In this paper, they are referred to as: (i) simple approach, (ii) Biot approach, and (ii) full multiphase approach. These three approaches are based on Reynolds-Averaged Navier–Stokes equations for the wave–structure module. The simple approach considers: (a) the bed load transport with empirical formulas; (b) the suspended concentration with the advection–diffusion equation and suspended load transport; and, (c) The studies that used Biot’s equations for the seabed module focus more on the stress field and pressures, which is, the mechanical behaviour of the seabed. The full multiphase approach is the more complex approach and is difficult to implement numerically.

The simple approach considers: (a) the bed load transport with empirical formulas; (b) the suspended concentration with the advection–diffusion equation and suspended load transport; and, (c) The wave module is mainly based on RANS or VARANS equations, depending on whether the structure is permeable or impermeable. The studies that use the simple modelling approach mainly focus on small and low weight-structures to simulate the movement and deformation of the seabed (two-coupled approach). For large structures, such as breakwaters, these studies tend to underestimate the scouring results.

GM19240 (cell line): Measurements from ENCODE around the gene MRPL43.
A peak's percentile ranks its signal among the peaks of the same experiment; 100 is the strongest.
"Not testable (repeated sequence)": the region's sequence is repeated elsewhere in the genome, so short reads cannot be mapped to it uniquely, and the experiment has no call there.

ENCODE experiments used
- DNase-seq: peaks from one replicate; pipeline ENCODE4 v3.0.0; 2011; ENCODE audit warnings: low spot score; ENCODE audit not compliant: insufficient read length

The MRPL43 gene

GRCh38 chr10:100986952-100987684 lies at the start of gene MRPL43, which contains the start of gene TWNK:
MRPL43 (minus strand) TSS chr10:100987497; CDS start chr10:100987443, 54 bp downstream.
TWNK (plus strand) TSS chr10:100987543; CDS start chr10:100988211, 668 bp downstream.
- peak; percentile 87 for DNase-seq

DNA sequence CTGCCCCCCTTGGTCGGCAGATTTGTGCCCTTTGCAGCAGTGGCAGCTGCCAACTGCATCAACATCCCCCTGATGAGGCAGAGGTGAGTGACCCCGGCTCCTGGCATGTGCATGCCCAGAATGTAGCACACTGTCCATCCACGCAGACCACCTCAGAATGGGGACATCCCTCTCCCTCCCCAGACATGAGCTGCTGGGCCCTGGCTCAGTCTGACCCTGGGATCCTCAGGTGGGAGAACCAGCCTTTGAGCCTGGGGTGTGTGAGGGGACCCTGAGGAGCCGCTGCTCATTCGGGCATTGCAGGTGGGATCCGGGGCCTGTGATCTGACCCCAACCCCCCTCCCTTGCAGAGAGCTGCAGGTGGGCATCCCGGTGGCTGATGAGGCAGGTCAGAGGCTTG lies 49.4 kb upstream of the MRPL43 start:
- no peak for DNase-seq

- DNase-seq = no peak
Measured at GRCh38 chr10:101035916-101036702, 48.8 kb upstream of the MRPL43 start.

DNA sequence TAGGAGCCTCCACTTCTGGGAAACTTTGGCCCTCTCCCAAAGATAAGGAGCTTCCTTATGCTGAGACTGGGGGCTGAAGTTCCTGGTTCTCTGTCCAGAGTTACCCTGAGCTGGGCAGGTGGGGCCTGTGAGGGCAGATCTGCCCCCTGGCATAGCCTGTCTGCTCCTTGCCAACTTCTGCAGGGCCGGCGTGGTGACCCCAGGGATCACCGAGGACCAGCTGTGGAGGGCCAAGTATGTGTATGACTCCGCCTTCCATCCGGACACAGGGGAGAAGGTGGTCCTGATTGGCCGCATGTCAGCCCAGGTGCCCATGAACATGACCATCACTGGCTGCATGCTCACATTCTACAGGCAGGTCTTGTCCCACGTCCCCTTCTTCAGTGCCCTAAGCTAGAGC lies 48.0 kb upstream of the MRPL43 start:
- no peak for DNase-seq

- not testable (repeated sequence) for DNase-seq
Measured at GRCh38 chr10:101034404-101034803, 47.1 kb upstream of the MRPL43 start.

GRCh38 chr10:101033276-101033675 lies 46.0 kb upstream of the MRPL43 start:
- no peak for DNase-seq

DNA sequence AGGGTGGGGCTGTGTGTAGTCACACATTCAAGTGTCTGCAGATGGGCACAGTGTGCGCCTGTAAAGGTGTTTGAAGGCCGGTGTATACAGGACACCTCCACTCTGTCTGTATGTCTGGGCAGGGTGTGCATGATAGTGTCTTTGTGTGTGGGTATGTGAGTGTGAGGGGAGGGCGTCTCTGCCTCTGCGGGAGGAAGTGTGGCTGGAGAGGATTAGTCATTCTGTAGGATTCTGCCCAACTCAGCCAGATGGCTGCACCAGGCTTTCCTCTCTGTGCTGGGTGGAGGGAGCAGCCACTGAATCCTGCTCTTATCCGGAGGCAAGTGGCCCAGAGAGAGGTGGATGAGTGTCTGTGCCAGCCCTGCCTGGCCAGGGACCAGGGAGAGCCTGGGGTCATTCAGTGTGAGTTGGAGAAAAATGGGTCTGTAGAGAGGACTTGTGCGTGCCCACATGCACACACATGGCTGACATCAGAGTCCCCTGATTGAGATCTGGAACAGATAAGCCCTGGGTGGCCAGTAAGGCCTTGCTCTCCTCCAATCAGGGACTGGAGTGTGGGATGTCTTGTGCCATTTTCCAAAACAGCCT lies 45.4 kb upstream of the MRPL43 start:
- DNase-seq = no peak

The Biot approach involves the RANS or VARANS equations for the wave module and the Biot’s equations for the seabed module. Biot’s equations are used to obtain the seabed displacement and stresses. The outputs of the wave module are used as boundary conditions for the seabed module. The studies that used Biot’s equations for the seabed module focus more on the stress field and pressures, which is, the mechanical behaviour of the seabed.

The full multiphase approach is the more complex approach and is difficult to implement numerically. It solves each phase (sediment, water, and air) with the Navier–Stokes equations (mass and momentum) at the same time and space. Most of the studies are based on small-scale problems given the very high computational costs that are associated with its use.